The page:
In November 2018, Canada’s Minister for Trade Diversification, Jim Carr, and Finance Minister Bill Morneau visited Beijing to launch talks on the Canada-China Economic and Financial Strategic Dialogue (EFSD), co-hosted by Chinese State Councilor Wang Yong. The outcomes of that meeting were heralded as a success by both sides, with agreement to pursue a broad list of objectives, covering issues such as a commitment to working through multilateral bodies and enhancing global governance, deepening two-way trade and investment cooperation, focusing efforts on priority sectors, and deepening financial cooperation.

A potential roadblock to progress, however, was the recently completed USMCA, which includes a provision that is designed to limit the ability of Canada and Mexico to negotiate their own FTAs with "non-market" countries such as China, as discussed in Part 1. This Non-Market Country FTA clause (Article 32.10) is also included in U.S. negotiating objectives for upcoming talks with Japan and the European Union, which suggests that this clause will extend beyond the USMCA and become a core component of Trump's trade policy. However, with regard to a potential Canada-China FTA, Minister Carr emphasized that the USMCA would not be an impediment to such a deal.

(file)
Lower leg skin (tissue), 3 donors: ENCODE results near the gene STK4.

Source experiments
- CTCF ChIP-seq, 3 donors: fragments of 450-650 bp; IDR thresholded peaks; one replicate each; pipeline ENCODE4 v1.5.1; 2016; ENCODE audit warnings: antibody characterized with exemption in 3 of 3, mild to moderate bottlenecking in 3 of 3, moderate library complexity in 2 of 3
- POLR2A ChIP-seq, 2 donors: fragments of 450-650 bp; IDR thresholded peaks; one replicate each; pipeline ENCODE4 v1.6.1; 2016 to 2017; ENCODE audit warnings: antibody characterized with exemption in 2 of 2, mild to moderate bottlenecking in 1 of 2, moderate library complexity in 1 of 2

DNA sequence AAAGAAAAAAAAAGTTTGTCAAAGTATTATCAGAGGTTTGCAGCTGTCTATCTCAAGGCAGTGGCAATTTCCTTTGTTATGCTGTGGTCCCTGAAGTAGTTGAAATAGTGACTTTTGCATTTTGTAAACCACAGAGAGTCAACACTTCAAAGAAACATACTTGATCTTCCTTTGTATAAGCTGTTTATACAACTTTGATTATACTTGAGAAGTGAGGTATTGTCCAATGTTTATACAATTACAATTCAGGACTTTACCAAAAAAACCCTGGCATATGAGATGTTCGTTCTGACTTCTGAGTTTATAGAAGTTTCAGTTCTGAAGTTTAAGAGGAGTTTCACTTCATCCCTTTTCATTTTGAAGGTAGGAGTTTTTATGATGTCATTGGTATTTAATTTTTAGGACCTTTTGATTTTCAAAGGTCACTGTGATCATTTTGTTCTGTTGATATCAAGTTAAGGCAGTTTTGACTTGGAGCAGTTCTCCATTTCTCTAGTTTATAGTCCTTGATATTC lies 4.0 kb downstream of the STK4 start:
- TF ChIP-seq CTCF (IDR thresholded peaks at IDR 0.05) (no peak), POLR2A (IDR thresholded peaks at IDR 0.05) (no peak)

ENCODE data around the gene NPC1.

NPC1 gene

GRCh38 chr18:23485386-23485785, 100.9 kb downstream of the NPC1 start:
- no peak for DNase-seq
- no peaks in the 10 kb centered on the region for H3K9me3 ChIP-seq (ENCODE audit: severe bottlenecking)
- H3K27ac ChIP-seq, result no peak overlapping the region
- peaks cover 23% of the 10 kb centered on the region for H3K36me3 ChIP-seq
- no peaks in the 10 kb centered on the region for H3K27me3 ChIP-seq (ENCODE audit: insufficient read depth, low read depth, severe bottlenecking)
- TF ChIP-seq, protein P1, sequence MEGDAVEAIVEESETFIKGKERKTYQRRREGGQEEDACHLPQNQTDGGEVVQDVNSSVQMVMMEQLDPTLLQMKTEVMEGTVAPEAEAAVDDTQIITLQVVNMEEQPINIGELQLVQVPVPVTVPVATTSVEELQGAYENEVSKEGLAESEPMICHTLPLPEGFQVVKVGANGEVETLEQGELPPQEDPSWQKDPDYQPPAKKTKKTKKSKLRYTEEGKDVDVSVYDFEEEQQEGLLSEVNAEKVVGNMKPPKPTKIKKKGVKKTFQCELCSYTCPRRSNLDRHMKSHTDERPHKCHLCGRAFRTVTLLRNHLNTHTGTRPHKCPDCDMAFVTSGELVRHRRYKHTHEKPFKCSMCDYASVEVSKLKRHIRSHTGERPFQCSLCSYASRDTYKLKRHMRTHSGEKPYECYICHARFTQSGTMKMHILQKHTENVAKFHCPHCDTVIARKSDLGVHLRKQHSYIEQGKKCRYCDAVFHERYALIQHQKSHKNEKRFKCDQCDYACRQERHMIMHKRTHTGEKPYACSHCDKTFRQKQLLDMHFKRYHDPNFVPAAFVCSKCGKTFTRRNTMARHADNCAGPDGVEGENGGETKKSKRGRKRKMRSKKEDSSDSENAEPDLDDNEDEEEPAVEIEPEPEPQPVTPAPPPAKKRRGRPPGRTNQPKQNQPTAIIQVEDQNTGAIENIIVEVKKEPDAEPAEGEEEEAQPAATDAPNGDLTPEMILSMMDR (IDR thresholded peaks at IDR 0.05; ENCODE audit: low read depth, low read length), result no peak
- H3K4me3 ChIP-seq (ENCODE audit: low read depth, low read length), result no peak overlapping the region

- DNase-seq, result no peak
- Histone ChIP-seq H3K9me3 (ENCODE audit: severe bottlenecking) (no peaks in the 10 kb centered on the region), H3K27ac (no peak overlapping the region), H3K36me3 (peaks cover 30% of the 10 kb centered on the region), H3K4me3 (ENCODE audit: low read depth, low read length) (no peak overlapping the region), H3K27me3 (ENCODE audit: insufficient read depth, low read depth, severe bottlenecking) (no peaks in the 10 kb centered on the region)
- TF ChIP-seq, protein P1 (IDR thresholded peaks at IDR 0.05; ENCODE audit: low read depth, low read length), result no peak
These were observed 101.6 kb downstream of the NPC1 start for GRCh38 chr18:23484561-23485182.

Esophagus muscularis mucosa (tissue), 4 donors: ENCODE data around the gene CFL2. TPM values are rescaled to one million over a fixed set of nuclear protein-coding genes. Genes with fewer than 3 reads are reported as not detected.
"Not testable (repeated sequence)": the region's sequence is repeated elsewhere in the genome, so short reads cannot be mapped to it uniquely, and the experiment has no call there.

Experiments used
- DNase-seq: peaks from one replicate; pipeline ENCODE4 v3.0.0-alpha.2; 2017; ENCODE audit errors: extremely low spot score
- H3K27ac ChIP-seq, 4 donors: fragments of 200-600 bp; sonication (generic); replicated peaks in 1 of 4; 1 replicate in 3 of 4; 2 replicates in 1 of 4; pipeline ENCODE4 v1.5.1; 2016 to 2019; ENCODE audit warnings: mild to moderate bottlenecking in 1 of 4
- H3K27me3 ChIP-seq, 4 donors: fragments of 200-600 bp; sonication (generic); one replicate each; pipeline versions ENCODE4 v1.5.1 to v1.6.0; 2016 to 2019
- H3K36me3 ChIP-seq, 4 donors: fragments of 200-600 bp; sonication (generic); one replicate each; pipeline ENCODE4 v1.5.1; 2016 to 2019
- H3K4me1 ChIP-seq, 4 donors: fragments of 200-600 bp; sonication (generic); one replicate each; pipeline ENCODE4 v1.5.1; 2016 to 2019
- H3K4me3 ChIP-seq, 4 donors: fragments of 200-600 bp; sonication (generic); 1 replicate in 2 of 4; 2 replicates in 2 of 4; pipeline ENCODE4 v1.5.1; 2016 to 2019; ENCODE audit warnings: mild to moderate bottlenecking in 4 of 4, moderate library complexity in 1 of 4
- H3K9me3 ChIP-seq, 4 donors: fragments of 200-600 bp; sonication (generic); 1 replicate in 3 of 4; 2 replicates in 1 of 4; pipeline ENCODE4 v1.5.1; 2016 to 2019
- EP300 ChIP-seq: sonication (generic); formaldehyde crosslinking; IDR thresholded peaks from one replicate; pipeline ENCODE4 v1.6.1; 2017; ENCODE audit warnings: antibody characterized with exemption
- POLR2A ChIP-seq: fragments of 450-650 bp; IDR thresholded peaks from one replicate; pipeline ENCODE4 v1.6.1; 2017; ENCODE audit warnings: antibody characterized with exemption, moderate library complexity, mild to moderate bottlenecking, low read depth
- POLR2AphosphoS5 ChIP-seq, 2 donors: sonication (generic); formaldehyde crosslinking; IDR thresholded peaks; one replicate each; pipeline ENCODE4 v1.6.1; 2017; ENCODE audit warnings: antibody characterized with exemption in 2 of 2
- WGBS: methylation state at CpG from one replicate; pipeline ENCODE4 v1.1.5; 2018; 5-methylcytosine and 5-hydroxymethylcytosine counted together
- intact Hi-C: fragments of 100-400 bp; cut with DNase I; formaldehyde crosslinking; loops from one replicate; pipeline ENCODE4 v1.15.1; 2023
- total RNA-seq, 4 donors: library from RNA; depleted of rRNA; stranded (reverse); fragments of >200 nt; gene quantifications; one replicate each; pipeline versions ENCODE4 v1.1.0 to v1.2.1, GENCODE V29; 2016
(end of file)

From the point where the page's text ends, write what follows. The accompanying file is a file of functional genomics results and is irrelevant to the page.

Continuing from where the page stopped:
In recent months, however, the situation deteriorated quite suddenly. While the USMCA non-market country provision and the conflict over "progressive" elements of a Canada-China FTA seemed like generally surmountable hurdles, Canada-China relations have since declined, due to another aspect of the aggressive U.S. stance on China's trade practices, where Canada has been caught in the middle. On December 1, 2018, Meng Wanzhou, Chief Financial Officer for Chinese telecom company Huawei, was arrested in Vancouver, Canada. The arrest was on request of the U.S. Department of Justice, which sought her extradition to face charges of fraud and possible violations of U.S. sanctions on Iran. The action provoked strong responses from Chinese officials, who warned of “grave consequences.” China responded by arresting former Canadian diplomat Michael Korvig, who currently works at a think tank, and Michael Spavor, a Canadian businessman.